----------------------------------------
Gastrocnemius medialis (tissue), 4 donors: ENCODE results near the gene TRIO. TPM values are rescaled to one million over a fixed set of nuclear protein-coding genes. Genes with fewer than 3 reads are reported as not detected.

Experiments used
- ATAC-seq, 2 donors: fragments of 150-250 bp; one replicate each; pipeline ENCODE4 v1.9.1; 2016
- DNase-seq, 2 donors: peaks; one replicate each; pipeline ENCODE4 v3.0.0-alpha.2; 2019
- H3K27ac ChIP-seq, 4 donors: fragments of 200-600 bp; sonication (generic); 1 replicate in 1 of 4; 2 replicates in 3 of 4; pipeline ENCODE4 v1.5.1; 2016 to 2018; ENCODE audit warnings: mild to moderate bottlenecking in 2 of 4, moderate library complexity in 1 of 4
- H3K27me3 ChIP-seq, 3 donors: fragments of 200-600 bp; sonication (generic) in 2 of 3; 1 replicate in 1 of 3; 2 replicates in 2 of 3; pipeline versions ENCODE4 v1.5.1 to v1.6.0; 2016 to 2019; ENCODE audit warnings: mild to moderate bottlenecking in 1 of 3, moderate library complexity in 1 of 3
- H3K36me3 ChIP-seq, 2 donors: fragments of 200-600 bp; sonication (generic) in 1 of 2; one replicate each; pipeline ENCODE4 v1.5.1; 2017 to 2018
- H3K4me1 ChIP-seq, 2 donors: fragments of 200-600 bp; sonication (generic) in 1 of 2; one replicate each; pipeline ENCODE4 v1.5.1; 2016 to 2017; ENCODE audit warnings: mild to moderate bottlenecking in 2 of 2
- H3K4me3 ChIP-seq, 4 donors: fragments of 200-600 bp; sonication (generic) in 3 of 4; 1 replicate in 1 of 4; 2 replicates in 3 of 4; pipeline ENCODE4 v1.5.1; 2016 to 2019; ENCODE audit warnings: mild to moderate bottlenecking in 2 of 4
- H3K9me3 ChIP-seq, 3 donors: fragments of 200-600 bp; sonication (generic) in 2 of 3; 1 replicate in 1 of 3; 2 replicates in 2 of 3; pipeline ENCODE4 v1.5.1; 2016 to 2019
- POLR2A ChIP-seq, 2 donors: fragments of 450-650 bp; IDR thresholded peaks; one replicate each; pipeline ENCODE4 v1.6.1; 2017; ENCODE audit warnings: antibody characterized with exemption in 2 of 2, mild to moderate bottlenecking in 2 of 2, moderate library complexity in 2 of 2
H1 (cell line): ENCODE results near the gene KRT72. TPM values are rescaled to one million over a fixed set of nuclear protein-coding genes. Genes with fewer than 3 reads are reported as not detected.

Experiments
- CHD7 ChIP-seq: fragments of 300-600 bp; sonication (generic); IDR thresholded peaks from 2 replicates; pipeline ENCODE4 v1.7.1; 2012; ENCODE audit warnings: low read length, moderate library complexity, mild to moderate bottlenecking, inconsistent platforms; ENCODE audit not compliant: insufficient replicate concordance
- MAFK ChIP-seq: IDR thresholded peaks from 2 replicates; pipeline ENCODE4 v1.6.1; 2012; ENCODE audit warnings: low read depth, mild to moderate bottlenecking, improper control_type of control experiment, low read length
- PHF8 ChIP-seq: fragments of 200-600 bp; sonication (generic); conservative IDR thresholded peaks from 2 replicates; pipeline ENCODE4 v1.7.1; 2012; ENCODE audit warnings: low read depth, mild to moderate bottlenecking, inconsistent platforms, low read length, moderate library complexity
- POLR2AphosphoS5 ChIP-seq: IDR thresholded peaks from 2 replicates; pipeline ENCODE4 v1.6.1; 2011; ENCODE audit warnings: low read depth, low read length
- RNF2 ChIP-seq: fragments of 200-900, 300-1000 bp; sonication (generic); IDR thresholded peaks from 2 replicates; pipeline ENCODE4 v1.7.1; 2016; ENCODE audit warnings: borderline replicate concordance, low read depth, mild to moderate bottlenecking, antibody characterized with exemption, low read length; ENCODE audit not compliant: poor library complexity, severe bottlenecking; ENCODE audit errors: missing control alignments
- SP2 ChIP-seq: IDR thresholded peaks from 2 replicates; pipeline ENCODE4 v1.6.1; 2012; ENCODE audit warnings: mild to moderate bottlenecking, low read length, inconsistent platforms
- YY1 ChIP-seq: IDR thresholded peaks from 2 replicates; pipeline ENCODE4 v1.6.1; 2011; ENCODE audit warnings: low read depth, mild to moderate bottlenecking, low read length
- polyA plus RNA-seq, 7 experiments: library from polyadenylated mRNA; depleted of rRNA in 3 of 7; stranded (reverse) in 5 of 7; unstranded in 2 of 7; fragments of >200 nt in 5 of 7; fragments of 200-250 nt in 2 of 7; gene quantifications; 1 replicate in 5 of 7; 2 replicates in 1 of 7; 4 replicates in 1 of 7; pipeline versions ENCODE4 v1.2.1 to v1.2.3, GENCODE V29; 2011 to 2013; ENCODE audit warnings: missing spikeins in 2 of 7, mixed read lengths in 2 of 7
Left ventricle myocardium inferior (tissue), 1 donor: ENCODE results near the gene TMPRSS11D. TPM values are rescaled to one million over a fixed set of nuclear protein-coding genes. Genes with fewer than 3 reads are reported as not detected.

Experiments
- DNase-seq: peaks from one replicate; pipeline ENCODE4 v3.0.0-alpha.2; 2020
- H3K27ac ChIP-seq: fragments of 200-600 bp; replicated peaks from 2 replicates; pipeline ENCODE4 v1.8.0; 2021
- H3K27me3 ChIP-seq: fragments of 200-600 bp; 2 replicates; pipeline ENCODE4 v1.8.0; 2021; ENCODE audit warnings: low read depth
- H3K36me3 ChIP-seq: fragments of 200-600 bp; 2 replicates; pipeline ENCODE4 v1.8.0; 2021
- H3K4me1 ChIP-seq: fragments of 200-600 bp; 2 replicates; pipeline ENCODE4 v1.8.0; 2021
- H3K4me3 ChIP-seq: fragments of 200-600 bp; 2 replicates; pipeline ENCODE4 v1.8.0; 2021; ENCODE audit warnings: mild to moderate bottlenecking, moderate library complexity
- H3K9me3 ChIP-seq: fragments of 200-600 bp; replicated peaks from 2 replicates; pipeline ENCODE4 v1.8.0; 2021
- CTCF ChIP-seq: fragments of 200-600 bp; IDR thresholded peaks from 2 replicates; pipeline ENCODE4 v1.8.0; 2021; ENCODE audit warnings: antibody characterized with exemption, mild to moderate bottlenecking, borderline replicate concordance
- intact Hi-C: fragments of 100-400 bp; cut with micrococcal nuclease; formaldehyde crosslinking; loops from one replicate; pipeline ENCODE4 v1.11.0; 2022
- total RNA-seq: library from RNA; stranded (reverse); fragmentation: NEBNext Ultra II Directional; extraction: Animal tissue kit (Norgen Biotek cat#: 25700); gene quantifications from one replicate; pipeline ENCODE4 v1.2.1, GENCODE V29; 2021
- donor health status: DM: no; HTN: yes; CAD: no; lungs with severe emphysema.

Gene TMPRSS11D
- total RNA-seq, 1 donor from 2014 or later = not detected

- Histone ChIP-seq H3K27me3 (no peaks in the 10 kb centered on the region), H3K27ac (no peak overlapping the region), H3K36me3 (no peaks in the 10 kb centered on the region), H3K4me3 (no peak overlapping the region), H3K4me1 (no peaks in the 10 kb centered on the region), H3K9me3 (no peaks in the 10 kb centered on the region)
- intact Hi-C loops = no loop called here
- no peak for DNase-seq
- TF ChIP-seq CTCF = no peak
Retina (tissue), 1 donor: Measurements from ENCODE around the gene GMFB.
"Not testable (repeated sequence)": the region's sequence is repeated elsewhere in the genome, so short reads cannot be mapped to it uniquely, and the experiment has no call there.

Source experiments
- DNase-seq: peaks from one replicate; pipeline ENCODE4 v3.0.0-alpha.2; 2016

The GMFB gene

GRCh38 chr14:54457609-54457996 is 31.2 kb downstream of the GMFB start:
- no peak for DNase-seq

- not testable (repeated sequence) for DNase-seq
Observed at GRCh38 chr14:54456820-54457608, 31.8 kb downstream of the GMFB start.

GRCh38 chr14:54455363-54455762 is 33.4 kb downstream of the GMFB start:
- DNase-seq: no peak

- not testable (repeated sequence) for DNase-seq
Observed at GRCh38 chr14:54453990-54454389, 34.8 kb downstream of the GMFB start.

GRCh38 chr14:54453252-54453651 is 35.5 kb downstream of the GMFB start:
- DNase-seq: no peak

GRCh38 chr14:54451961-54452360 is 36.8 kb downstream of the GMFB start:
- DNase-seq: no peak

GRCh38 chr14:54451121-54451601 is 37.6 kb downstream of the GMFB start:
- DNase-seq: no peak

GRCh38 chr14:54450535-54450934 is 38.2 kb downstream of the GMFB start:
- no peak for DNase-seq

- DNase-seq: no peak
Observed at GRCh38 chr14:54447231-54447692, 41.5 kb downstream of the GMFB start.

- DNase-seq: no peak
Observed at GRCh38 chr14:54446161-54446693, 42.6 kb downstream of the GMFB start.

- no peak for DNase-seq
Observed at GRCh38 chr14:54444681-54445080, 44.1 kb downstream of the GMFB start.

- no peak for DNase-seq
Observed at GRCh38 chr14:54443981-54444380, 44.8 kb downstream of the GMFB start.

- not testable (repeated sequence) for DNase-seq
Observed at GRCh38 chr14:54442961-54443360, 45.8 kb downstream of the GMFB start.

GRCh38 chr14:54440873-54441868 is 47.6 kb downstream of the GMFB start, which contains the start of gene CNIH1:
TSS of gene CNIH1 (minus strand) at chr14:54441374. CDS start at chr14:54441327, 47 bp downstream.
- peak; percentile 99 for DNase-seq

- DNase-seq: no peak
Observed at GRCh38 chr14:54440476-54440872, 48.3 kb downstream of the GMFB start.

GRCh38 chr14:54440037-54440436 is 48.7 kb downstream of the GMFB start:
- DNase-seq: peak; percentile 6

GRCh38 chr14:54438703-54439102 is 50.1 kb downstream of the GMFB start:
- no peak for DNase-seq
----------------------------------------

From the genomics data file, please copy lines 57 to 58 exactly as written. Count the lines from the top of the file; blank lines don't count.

- DNase-seq: no peak

GRCh38 chr14:54451121-54451601 is 37.6 kb downstream of the GMFB start: